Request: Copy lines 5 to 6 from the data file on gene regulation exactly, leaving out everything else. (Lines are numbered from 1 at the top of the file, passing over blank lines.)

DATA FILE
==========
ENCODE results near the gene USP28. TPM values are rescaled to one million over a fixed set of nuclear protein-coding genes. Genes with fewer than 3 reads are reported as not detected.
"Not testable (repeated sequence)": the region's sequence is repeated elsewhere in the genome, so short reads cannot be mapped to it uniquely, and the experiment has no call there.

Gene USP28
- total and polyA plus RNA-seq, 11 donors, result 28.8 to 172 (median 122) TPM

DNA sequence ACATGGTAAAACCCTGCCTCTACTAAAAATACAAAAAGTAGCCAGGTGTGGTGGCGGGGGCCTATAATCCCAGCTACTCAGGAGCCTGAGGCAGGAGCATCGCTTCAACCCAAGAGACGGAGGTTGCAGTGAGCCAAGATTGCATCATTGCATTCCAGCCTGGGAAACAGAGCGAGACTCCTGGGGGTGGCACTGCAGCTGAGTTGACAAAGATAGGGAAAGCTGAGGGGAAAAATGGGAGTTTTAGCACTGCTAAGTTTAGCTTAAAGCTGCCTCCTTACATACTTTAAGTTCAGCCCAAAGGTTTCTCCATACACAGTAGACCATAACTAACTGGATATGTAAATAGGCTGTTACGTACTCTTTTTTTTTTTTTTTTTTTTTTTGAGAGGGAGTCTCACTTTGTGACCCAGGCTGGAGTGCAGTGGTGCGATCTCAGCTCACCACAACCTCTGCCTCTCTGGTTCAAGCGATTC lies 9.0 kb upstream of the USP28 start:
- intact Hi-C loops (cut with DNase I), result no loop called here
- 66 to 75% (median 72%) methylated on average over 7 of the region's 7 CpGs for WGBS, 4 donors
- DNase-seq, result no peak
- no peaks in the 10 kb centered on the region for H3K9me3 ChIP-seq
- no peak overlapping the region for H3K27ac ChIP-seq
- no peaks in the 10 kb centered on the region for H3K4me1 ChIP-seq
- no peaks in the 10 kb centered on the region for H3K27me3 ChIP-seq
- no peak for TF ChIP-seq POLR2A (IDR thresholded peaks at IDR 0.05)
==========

DNA sequence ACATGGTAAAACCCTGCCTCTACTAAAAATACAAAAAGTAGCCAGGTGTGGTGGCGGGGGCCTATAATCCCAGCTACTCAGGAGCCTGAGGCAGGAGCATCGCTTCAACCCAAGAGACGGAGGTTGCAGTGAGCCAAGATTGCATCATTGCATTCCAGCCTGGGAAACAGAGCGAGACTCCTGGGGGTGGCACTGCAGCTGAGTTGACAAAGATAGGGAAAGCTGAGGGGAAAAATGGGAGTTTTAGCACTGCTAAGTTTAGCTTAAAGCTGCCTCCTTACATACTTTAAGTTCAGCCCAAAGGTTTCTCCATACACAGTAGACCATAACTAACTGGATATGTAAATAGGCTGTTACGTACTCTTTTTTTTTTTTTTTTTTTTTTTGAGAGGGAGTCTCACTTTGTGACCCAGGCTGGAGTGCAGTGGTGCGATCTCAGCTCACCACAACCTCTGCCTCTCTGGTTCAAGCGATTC lies 9.0 kb upstream of the USP28 start:
- intact Hi-C loops (cut with DNase I), result no loop called here